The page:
Restrict, disable, or prevent the use of nonessential programs, functions, ports, protocols, and services.
DiscussionRestricting the use of nonessential software (programs) includes restricting the roles allowed to approve program execution; prohibiting auto-execute; program blacklisting and whitelisting; or restricting the number of program instances executed at the same time. The organization makes a security-based determination which functions, ports, protocols, and/or services are restricted. Bluetooth, File Transfer Protocol (FTP), and peer-to-peer networking are examples of protocols organizations consider preventing the use of, restricting, or disabling.
Further DiscussionOrganizations should only use the minimum set of programs, services, ports, and protocols required for to accomplish the organization’s mission. This has several implications:
- All unnecessary programs and accounts are removed from all endpoints and servers.
- The organization makes a policy decision to control the execution of programs through either whitelisting or blacklisting. Whitelisting means a program can only run if the software has been vetted in some way, and the executable name has been entered onto a list of allowed software. Blacklisting means any software can execute as long it is not on a list of known malicious software. Whitelisting provides far more security than blacklisting, but the organization’s policy can direct the implementation of either approach. Control of execution applies to both servers and endpoints.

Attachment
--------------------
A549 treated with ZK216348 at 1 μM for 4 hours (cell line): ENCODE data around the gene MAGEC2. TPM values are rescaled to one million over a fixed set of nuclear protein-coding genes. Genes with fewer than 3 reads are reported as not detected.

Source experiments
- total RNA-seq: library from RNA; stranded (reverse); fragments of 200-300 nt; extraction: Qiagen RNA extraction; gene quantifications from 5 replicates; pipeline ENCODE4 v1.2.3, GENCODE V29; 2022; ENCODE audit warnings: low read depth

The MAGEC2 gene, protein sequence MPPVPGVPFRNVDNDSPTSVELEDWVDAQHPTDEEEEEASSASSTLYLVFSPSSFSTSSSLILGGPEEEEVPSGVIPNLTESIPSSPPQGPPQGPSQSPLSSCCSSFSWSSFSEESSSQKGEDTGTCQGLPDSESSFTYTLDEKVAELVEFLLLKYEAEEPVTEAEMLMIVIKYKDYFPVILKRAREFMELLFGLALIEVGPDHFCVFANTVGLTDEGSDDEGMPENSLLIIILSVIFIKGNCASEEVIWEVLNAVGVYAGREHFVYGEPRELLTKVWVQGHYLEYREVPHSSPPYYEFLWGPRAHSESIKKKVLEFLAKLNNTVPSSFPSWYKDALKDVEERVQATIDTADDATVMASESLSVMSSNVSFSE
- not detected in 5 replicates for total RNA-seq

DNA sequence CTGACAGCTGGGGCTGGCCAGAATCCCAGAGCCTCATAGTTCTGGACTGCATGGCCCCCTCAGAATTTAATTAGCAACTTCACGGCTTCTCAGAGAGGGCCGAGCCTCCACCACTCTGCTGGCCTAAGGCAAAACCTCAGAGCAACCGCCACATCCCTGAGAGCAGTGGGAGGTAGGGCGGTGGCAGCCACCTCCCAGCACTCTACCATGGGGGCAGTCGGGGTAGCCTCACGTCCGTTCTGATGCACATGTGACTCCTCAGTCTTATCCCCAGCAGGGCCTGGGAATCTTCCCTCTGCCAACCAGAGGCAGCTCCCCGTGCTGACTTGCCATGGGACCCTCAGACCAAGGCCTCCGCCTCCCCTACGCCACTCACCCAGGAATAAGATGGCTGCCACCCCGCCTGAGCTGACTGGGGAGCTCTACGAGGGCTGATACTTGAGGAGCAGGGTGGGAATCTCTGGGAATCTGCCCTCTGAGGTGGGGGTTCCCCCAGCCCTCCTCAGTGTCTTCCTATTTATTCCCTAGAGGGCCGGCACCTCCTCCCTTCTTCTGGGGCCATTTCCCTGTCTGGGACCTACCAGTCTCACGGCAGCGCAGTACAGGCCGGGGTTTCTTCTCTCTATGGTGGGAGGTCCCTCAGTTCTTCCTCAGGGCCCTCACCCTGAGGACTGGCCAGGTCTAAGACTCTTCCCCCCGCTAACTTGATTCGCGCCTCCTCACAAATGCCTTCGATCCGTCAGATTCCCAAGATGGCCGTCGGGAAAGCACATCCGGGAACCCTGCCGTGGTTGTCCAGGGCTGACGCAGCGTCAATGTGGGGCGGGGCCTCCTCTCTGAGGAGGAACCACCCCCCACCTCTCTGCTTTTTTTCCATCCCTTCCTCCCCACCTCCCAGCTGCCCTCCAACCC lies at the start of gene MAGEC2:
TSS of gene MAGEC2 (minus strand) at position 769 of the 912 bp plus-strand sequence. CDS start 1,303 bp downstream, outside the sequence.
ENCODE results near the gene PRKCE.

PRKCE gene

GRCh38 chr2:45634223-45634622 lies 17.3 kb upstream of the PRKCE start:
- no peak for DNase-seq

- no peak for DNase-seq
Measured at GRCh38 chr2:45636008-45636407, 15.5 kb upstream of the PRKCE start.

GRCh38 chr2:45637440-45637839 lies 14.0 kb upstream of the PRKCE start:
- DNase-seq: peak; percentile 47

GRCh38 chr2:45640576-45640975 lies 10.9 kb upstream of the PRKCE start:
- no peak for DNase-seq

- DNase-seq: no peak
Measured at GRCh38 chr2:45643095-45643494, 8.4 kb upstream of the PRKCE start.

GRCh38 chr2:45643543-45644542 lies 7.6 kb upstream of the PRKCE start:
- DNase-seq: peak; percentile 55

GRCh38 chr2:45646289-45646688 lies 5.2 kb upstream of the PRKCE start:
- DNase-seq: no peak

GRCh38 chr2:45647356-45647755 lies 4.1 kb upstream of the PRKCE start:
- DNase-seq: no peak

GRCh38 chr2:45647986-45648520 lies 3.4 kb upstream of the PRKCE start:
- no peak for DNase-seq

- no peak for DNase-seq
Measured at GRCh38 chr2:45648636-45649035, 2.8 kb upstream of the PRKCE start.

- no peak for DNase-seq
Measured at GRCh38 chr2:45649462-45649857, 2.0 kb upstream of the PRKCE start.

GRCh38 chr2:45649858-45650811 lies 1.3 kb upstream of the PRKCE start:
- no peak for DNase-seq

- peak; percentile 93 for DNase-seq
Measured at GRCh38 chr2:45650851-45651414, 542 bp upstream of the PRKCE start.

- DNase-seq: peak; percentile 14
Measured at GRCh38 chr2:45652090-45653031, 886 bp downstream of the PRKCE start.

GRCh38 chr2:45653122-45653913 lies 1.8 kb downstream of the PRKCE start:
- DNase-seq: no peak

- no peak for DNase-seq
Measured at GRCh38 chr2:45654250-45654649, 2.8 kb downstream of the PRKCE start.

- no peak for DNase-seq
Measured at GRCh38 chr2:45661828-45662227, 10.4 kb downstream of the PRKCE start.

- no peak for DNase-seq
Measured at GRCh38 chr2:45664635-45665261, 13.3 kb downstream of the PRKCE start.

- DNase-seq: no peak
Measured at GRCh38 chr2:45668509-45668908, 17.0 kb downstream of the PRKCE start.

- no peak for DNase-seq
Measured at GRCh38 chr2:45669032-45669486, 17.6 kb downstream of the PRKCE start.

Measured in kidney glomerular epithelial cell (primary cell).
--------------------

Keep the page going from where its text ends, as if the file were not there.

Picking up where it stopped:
- The organization restricts the use of all unnecessary ports, protocols, and system services in order to limit entry points that attackers can use. For example, the use of the FTP service is eliminated from all computers, and the associated ports are blocked unless a required service utilizes those ports. The elimination of nonessential functionality on the network and systems provides a smaller attack surface for an attacker to gain access and take control of your network or systems.
ExampleYou are responsible for purchasing new endpoint hardware, installing organizationally required software to the hardware, and configuring the endpoint in accordance with the organization’s policy. The organization has a system imaging capability that loads all necessary software, but it does not remove unnecessary services, eliminate the use of certain protocols, or close unused ports. After imaging the systems, you close all ports and block the use of all protocols except the following:
- TCP for SSH on port 22;
- SMTP on port 25;
- TCP and UDP on port 53; and
- HTTP and HTTPS on port 443.
Potential Assessment Considerations
- Are only applications and services that are needed for the function of the system configured and enabled [a,b,c,d,e,f]?
- Are only those ports and protocols necessary to provide the service of the information system configured for that system [g,h,i,j,k,l]?
- Are systems services reviewed to determine what is essential for the function of that system [m]?